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Category Archives: Pancake day

Shrews Tuesday,See Pancake Charlies recipes.


on a hot, splendid day in Louisberg, Missouri, USA, something strange was happening. A man was doing crazy things with pancakes. Not just a few pancakes, but actually close to 1,000 of them. Guinness World Records™ was invited along to see what exactly was going on.

Allow us to introduce Steve Hamilton (USA). Now, Steve is a normal guy with a wonderful family and an even more wonderful ambition. Steve wants to be known as the Pancake King. No, he wants to be the Pancake God. No, scratch that again. Steve. Is. Pancakes. For many years now, Steve and his team have been serving all sorts of sweet and savoury goodies across the USA. From French toast to flapjacks, Steve has been pleasing crowds with his culinary masterpieces for over 20 years.


On 23 June 2006, Steve claimed the Guinness World Records title formost pancakes made in one hour by an individual with an impressive total of 555 pancakes. This feat was beaten in 2008 by Canadian Bob Blumer with 559 pancakes. Steve wanted to reclaim the title. Bad.

On 6 May 2009 at Louisberg Middle School in Missouri, and with Guinness World Records Adjudicator Stuart Claxton presiding, the stage was set for Steve to prove his pancake-making supremacy. Right from the start, Steve was all action: pouring, flipping, toasting and serving. It seemed endless. We could hardly keep up with the man! And 60 minutes later, there we were… 956 pancakes served and flipped – a new Guinness World Records achievement! Mr Hamilton, we salute you.


But that wasn’t all. No sir. The very next day, Gregg Zimmerman and Brent A. Busch (both USA) beat off some stiff competition to claim the Guinness World Records title for the highest pancake toss ever. The record to beat was 7.3 m (24 ft), set by Dominic Michael Cuzzacrea (USA) on 20 June 2008. With the sun pouring down, the sweat streaming down their brows and passion in their pancake-shaped hearts, the boys matched each other at every turn… or toss. Finally they shook hands and shared the record. Both men tossed their pancakes an amazing 7.77 m (25 ft 6 in) and were crowned for their Guinness World Records achievement by Stuart Claxton.


The same day, Stuart had yet another feat to adjudicate. “School day at the K” is a special day for all the kids at Kauffman Stadium, home of the Kansas City Royals baseball team. For the past 11 years, FOX 4’s Mike Thompson and his weather team have given a fantastic weather lesson in front of thousands of local kids. This year they were going for something special. They were going to go for the largest meteorology lesson ever. Starting at around 10 a.m. on 7 May 2009, the kids started pouring in to the stadium for the special class. About one hour later, after experiments, displays and superb instruction by the team, Adjudicator Stuart Claxton presented Mike Thompson with a Guinness World Records certificate in front of 16,110 students!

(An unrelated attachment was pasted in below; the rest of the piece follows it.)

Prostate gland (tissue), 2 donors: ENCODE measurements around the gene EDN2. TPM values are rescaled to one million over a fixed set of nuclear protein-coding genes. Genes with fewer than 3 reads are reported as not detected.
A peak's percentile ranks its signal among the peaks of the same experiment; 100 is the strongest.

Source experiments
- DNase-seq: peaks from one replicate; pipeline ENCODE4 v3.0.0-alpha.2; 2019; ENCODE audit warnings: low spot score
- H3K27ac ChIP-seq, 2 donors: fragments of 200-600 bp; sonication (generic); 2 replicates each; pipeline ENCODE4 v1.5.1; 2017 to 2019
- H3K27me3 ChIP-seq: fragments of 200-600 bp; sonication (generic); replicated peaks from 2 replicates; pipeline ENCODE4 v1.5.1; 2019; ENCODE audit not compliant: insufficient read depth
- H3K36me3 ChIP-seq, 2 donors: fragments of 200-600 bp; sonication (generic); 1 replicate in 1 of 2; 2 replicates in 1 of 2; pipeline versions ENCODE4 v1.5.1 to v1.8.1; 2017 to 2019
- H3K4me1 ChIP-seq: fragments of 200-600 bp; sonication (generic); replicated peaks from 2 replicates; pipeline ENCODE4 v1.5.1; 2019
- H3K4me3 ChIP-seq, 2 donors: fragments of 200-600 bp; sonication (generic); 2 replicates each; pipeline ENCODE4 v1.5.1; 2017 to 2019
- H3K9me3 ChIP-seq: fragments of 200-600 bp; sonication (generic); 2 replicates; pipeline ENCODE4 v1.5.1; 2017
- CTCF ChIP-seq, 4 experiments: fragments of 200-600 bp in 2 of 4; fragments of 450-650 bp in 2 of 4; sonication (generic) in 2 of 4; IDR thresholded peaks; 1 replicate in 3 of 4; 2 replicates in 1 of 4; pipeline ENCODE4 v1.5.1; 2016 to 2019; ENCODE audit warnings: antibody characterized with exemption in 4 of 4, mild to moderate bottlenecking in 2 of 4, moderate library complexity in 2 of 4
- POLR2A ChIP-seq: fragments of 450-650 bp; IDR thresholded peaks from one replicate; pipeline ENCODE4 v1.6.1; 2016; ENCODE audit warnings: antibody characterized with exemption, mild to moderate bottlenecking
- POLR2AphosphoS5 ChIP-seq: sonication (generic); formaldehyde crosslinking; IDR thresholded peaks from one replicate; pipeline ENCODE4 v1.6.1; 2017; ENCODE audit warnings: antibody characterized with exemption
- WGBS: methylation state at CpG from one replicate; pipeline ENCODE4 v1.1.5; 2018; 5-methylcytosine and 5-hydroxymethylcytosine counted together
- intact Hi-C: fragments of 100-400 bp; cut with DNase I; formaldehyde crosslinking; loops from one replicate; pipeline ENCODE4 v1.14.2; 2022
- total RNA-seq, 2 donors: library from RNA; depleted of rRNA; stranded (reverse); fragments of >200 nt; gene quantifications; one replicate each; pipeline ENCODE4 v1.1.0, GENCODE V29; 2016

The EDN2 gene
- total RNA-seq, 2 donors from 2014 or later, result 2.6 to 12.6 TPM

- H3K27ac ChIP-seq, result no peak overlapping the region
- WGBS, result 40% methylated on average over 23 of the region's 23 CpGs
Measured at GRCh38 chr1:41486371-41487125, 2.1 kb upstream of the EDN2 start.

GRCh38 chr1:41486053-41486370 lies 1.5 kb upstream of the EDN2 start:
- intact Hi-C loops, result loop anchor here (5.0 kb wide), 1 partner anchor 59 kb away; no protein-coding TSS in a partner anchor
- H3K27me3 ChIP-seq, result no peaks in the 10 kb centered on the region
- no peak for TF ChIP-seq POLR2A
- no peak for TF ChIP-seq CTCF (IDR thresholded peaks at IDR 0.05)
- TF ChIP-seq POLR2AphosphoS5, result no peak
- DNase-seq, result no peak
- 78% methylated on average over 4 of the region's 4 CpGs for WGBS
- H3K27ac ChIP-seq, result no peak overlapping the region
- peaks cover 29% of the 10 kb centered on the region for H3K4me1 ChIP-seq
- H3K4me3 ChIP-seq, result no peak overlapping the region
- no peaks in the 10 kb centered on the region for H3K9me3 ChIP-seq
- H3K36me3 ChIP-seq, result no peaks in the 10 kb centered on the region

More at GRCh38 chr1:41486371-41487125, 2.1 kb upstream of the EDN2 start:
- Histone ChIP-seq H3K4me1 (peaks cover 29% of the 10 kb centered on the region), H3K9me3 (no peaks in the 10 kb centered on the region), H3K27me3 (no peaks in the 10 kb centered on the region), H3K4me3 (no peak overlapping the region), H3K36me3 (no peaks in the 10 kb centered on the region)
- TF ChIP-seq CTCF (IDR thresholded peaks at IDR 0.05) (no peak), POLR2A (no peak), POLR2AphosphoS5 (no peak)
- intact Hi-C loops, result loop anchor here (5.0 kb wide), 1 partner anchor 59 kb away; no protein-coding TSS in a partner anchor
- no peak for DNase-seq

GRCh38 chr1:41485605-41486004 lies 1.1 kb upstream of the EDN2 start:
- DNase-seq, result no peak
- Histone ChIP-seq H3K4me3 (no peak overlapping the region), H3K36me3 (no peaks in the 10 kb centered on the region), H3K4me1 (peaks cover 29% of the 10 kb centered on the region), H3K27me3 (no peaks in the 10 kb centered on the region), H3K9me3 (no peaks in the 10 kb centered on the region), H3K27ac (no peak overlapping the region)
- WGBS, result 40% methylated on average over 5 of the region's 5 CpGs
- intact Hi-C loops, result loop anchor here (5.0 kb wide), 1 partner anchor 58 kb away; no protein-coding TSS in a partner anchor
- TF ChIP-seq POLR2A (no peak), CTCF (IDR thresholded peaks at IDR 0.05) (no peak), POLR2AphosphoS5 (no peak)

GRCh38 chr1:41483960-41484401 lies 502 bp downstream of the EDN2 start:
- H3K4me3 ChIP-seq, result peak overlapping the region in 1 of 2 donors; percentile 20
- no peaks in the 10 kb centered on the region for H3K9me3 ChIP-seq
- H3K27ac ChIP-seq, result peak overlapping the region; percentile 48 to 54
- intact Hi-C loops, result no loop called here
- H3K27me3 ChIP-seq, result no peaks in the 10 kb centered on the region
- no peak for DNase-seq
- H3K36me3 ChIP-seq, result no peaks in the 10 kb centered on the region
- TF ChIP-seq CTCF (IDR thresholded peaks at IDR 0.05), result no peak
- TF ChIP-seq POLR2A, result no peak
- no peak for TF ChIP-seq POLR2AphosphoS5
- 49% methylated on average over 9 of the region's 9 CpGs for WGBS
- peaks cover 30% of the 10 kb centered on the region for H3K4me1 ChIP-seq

Well done one and all!


176098 HERO

  • Recipe facts:
  • 20 mins to prepare and 30 mins to cook
  • 4

Make the citrus butter by mashing together the softened unsalted butter with the icing sugar, grated zest and juice of ½ orange and the grated zest of ½ lemon. Cover and chill until ready to use.

Prepare the pancake batter by sifting the flour and sugar into a large mixing bowl. Whisk the eggs and milk together in a jug then pour half onto the dry ingredients, whisking as you do until you have a thick, smooth batter. Pour the rest of the wet ingredients onto the dry and whisk until you have the right consistency of batter.

When ready to cook the pancakes, melt a knob of the citrus butter in a frying pan over a moderate heat until it stops foaming; make sure you keep some citrus butter in reserve. Add the batter and tilt the the pan so that it covers the surface evenly, adding a little more if it doesn’t. Flip the pancakes once they are set on one side and cook the other side until golden and slightly crispy on the outside.

Arrange on a plate lined with a sheet of aluminium foil that is large enough to be wrapped around the pancakes loosely to keep them warm. Fold the pancakes into triangles and arrange on a serving plate.

Melt the reserved citrus butter in a saucepan over a moderate. Pour over the pancakes, garnishing with the julienned orange and lemon zest before servin

Charlies -Basic Pancakes 

Basic PancakesBasic Pancakes 
Serve these pancakes with butter and syrup.

Yield: Serves 4


  • 2 cups all-purpose flour, stirred or sifted before measuring
  • 2 1/2 teaspoons baking powder
  • 3 tablespoons granulated sugar
  • 1/2 teaspoon salt
  • 2 large eggs
  • 1 1/2 to 1 3/4 cups milk
  • 2 tablespoons melted butter


Sift together flour, baking powder, sugar, and salt. In a separate bowl, whisk together the eggs and 1 1/2 cups of milk; add to flour mixture, stirring only until smooth. Blend in melted butter. If the batter seems too thick to pour, add a little more milk. Cook on a hot, greased griddle, using about 1/4 cup of batter for each pancake. Cook until bubbly, a little dry around the edges, and lightly browned on the bottom; turn and brown the other side. Recipe for pancakes serves 4.

Magnificent Seven Pancake Day Ditties


Shrove Tuesday – the traditional day of feasting and fun before the forty days of Lent, has its own mostly long forgotten tradition of rhymes and verses.

In centuries past a day for eating and exertion with feasting (of a kind) and football (of a sort) Shrove Tuesday has more than its fair share of unique and unusual songs, rhymes and poems. To celebrate the day here’s the collection of Seven Magnificent Pancake Day Ditties.